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Composting: Analysis and Optimization of a Simple Design

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Composting is defined as the biological decomposition and stabilization of organic material.[1] The final product of such a process should be free of pathogens and weed seeds, and of sufficient quality that it can be applied to land without adverse environmental effects. At the most basic level, composting requires virtually no additional materials, structures, or work, so it has the inherent properties of an appropriate and sustainable technology. The extent to which materials, labor, and knowledge are appropriately applied toward the refinement of a composting process ultimately determine its efficiency and effectiveness, however, this should not be taken to mean that complexity and efficiency are mutually dependent.[2] The design proposed herein outlines an effective method by which composting of yard and food waste will produce humus that can be spread directly on crops as a soil conditioner, immediately increasing yield.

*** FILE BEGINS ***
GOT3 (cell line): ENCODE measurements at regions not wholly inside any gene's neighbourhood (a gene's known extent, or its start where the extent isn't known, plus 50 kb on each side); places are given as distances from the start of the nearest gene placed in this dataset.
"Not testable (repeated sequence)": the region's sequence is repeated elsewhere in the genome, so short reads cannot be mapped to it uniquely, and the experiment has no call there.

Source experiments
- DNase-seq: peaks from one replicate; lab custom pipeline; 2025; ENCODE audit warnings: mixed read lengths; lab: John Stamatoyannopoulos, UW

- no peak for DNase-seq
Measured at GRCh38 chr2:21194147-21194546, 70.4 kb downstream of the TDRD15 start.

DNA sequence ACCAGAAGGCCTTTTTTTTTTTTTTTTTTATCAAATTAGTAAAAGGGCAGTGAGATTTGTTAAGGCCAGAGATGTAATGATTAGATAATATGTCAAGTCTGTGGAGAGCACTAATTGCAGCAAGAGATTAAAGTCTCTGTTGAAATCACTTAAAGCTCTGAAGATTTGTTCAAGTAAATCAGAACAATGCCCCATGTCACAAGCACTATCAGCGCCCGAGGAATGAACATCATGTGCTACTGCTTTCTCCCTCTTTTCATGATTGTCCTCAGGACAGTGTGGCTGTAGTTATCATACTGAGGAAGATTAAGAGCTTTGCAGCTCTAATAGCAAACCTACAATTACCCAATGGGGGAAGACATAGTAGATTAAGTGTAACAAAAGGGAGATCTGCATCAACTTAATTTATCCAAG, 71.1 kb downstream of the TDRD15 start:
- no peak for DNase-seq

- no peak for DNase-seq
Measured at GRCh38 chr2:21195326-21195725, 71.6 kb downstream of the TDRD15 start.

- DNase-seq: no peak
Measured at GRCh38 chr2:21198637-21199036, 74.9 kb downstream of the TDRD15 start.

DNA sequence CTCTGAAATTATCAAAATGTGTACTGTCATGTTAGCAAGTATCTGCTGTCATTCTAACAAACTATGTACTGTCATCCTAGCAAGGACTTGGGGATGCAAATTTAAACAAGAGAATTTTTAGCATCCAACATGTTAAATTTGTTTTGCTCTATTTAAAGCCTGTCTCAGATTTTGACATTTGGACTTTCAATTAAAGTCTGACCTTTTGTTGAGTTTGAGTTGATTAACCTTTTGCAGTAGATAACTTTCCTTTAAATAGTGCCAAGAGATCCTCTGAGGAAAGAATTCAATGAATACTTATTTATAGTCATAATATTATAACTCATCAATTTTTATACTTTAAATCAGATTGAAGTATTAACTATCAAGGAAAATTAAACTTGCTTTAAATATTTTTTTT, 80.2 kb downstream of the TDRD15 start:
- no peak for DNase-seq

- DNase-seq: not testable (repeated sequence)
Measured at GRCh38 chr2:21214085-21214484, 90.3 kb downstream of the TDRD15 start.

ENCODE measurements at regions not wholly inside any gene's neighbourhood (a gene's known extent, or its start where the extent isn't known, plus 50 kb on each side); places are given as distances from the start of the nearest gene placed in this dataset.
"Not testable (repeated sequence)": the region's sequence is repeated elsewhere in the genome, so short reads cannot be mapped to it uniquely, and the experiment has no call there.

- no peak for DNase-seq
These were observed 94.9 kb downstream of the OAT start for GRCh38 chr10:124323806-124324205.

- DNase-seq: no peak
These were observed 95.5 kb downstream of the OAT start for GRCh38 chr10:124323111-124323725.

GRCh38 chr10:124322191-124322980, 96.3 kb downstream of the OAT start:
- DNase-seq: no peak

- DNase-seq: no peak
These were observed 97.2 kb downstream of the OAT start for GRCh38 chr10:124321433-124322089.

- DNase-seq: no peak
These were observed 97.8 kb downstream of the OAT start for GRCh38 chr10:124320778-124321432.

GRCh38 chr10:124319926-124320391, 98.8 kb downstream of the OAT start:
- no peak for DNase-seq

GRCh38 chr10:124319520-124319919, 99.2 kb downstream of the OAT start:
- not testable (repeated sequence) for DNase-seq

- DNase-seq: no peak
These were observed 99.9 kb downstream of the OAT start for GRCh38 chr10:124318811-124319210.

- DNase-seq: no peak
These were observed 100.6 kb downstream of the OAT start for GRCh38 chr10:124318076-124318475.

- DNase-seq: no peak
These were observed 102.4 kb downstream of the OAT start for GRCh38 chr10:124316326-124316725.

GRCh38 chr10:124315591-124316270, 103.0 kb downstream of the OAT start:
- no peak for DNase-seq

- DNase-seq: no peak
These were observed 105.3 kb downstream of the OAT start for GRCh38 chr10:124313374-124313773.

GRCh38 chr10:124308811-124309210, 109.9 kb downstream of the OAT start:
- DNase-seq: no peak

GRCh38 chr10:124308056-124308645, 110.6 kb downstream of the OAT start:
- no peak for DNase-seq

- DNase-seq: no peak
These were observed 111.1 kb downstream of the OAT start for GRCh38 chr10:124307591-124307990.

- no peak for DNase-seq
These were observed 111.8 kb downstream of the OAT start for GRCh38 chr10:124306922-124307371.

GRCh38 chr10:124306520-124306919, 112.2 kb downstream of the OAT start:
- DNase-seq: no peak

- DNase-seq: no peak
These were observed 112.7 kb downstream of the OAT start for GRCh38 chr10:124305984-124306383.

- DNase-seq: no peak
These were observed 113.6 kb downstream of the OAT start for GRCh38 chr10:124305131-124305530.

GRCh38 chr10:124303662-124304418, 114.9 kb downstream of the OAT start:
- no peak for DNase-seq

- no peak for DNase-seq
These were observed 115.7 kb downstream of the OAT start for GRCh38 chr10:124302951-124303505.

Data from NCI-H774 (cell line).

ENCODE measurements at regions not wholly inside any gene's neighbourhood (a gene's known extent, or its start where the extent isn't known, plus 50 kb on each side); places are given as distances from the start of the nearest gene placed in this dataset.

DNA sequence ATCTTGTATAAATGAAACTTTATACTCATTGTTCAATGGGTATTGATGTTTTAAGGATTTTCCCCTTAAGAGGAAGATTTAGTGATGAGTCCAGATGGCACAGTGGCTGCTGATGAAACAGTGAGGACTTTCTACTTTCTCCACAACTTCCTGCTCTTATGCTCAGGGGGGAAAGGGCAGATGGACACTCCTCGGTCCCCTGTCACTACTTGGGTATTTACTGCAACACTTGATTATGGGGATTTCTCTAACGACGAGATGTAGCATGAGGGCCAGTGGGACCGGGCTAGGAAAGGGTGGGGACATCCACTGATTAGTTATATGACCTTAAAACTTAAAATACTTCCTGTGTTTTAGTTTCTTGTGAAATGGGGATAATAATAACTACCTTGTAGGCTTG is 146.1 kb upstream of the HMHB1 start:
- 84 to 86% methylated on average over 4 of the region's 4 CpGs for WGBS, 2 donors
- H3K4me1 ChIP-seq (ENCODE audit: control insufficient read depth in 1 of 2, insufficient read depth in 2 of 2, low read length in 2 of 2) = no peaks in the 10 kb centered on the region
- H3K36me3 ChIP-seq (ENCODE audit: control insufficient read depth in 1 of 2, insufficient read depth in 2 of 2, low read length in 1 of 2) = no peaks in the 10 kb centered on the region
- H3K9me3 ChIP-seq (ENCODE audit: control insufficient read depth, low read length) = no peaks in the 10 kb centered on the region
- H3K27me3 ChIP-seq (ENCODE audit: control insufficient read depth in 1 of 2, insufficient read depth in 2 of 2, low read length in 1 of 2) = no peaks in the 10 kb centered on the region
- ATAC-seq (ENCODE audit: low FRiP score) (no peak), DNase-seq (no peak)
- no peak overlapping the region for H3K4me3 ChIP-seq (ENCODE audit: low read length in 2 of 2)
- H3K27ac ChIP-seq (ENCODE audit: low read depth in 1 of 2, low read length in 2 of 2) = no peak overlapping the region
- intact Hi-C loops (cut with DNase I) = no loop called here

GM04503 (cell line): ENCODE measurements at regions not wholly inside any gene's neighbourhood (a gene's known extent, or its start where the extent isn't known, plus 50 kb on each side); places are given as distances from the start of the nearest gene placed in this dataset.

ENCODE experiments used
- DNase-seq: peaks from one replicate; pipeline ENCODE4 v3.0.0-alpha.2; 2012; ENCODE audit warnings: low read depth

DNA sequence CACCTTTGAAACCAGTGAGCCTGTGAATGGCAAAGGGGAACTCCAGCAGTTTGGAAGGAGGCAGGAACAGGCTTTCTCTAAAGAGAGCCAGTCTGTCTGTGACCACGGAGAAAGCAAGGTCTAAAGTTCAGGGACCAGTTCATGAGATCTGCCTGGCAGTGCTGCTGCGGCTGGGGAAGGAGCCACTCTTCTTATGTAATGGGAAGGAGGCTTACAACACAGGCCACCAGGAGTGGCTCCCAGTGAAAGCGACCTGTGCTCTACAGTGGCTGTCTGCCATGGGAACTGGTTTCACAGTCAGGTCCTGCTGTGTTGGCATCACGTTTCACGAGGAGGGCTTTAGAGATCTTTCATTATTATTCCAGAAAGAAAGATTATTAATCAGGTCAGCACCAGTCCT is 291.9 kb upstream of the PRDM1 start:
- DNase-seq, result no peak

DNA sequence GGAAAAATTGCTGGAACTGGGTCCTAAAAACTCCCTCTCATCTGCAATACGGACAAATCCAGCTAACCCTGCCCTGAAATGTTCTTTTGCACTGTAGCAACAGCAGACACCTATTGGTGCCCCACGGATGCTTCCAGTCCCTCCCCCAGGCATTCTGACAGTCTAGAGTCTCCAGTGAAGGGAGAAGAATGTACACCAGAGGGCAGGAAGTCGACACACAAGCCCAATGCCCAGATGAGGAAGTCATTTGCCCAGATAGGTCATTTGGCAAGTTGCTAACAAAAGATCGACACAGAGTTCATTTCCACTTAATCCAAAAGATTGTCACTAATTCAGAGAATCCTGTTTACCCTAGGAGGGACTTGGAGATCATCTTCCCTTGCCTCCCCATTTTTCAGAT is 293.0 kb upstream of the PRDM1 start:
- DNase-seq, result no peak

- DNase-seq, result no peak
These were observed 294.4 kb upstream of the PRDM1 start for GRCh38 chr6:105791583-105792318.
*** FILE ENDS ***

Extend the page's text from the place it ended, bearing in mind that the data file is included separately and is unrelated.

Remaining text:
Many forms of composting exist, ranging from backyard piles to complex industrial processes. The same fundamental principles govern the production of usable compost, reducing a simple analysis to problems of heat transfer, biology, and practical design. The simplest method of composting is accomplished by means of a static pile. This is a convenient model to use since it is easily adapted to a small community setting where organic waste that would otherwise be discarded in landfills could be diverted to a communal composting facility with minimal addition of transportation and labour cost.

Figure 1: Composting flow chart.[3]


Urban growth is necessitating a comprehensive strategy of sanitation and waste management in many developing countries. A study in Dar es Salaam City, Tanzania demonstrated that a composting plant utilizing an aerated pile method produced stable compost in as little as 23 days.[4] Furthermore, the compost produced significant increases in both crop yields and length of production season when applied on local farmlands. With the added benefit of volume reduction of 60% or more, it is clear that compost should play a role in the approach taken to waste management in both developed and developing countries.